Retinopathy of Prematurity (ROP)
A condition associated with premature infants
Retinopathy of Prematurity (ROP) damages premature babies' retinas. Usually both eyes are affected, though the degree of harm to each eye may vary. In extreme cases, the retina may be scarred and detached.
The last 12 weeks of a full-term pregnancy are a particularly fundamental time for eye development. If a baby is born prematurely, blood vessels may not be able to supply blood to the retina. In this case, abnormal blood vessels form at birth and cause scarring or detachment of the retina. Supplemental oxygen given to premature babies may be a contributing factor to babies developing ROP.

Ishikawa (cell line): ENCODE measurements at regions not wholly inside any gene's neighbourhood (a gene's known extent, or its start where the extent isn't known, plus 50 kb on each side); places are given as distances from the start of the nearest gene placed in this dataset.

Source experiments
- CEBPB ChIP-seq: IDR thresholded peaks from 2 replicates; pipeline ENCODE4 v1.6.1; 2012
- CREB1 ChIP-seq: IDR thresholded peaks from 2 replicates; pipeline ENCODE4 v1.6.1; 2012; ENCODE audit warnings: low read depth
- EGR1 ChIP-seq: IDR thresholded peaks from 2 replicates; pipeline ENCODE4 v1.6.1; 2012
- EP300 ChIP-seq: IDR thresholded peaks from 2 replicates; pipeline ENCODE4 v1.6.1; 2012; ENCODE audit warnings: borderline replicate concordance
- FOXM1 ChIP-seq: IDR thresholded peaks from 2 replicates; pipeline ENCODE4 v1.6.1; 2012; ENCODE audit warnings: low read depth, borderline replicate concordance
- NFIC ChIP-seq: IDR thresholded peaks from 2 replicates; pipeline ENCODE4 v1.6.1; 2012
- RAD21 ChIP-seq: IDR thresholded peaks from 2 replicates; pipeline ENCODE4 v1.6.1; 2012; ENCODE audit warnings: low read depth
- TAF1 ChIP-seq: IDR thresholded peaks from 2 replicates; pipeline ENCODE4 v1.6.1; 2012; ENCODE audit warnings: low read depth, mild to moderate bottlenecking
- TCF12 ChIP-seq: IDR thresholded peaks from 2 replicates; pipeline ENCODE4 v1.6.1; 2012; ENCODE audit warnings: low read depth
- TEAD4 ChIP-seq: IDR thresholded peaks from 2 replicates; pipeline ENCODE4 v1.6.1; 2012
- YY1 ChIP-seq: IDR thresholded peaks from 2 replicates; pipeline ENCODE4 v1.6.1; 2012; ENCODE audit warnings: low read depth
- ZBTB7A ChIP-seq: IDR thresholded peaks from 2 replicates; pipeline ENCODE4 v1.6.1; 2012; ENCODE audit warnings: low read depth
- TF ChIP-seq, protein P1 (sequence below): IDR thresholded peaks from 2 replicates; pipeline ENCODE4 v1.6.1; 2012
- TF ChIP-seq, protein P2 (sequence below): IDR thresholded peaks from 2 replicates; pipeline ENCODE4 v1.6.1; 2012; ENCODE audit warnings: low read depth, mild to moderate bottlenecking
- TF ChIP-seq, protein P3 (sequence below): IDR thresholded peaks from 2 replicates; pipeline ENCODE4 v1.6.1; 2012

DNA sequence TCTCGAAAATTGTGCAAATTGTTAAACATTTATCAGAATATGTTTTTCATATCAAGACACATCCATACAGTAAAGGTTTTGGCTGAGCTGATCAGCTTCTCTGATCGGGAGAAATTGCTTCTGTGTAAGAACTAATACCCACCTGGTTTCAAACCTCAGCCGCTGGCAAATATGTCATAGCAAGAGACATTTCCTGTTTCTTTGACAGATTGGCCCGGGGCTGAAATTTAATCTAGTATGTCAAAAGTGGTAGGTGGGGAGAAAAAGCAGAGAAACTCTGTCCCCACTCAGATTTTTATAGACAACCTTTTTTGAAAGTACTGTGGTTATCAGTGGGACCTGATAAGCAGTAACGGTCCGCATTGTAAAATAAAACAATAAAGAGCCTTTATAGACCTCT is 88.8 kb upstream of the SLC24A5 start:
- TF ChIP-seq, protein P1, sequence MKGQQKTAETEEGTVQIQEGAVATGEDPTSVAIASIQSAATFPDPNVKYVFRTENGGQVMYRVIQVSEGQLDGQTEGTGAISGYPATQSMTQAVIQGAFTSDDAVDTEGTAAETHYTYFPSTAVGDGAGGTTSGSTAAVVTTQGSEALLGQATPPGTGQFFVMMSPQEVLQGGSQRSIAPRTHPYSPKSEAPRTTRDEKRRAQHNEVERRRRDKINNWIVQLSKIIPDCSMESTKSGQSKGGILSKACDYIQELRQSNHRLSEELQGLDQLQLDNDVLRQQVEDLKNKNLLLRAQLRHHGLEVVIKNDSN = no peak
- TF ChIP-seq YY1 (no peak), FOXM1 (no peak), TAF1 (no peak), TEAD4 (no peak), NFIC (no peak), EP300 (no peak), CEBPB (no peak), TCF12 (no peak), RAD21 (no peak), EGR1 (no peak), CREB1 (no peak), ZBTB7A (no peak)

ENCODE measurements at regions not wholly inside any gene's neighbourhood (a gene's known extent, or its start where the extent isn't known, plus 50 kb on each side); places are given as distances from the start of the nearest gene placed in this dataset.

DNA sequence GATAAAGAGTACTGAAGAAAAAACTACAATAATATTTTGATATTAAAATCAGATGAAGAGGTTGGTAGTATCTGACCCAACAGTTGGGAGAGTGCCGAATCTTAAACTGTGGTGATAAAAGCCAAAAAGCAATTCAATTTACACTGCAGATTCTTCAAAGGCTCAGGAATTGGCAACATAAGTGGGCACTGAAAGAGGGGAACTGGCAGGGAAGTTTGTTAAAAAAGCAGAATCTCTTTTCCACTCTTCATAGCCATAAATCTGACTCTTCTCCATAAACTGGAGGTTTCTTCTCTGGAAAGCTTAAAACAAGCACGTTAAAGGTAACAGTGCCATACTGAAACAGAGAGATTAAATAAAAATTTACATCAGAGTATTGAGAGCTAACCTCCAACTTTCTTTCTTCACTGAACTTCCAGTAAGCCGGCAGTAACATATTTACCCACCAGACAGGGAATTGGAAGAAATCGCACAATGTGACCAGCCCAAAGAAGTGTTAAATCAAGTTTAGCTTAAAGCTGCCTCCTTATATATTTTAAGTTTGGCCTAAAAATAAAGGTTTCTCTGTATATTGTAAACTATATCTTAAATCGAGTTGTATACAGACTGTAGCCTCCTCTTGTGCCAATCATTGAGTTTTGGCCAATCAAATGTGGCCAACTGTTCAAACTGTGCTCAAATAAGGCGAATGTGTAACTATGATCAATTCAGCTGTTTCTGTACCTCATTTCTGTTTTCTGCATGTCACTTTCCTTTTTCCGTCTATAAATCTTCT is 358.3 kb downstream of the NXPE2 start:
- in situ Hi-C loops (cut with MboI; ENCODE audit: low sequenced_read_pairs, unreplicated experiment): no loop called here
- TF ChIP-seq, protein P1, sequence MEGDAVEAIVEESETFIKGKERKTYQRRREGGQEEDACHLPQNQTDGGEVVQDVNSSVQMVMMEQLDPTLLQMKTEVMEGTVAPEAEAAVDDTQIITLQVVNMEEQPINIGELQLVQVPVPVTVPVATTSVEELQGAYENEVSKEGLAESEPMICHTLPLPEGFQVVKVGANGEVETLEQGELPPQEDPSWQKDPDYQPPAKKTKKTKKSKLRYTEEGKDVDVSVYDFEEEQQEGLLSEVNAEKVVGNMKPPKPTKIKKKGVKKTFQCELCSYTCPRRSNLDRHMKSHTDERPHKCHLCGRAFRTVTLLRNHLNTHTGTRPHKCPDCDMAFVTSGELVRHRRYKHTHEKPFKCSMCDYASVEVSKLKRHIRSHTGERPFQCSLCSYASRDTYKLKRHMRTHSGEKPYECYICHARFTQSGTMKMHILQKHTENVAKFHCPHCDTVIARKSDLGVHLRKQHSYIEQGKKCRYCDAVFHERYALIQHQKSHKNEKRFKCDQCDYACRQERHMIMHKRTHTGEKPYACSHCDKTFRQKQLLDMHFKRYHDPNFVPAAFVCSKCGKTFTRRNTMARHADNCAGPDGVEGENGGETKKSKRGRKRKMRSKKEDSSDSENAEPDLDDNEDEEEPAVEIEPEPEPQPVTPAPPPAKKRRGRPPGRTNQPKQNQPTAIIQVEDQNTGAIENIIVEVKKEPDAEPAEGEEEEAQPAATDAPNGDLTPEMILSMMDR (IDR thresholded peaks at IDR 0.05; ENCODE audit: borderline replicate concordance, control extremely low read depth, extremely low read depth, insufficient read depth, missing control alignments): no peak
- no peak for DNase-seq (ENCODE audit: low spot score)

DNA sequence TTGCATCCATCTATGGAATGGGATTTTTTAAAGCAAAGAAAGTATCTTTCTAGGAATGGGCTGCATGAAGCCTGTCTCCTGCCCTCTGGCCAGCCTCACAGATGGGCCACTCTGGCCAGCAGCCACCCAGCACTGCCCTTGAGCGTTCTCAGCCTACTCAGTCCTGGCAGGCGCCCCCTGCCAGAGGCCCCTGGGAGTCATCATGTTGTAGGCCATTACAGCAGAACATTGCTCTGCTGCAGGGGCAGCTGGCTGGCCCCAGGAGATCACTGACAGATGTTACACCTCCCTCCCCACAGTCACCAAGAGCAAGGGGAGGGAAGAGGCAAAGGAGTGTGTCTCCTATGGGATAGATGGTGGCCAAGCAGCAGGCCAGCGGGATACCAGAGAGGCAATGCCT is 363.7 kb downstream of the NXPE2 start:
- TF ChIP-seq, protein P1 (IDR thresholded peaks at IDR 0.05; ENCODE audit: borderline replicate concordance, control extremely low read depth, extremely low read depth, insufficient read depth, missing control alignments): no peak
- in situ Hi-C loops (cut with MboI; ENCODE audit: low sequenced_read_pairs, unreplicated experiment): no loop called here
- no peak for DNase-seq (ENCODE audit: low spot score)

Children with ROP are more likely to have nearsightedness and amblyopia (lazy eye). Glasses, patching, and eye muscle surgery can help the eye problems associated with ROP.
Premature infants do not have symptoms. External signs develop only after disease has become severe or progressed to retinal detachments. Timely detection of ROP depends upon examination by an ophthalmologist experienced in the examination of premature infants.
The condition often heals without treatment, yet there are a small number of children who go blind from it.
Normal retinal blood-vessel development (at left) and the pathological vessel growth (at right) in the eye of a child with ROP. Red blobs represent abnormal vessel development in the diseased eye.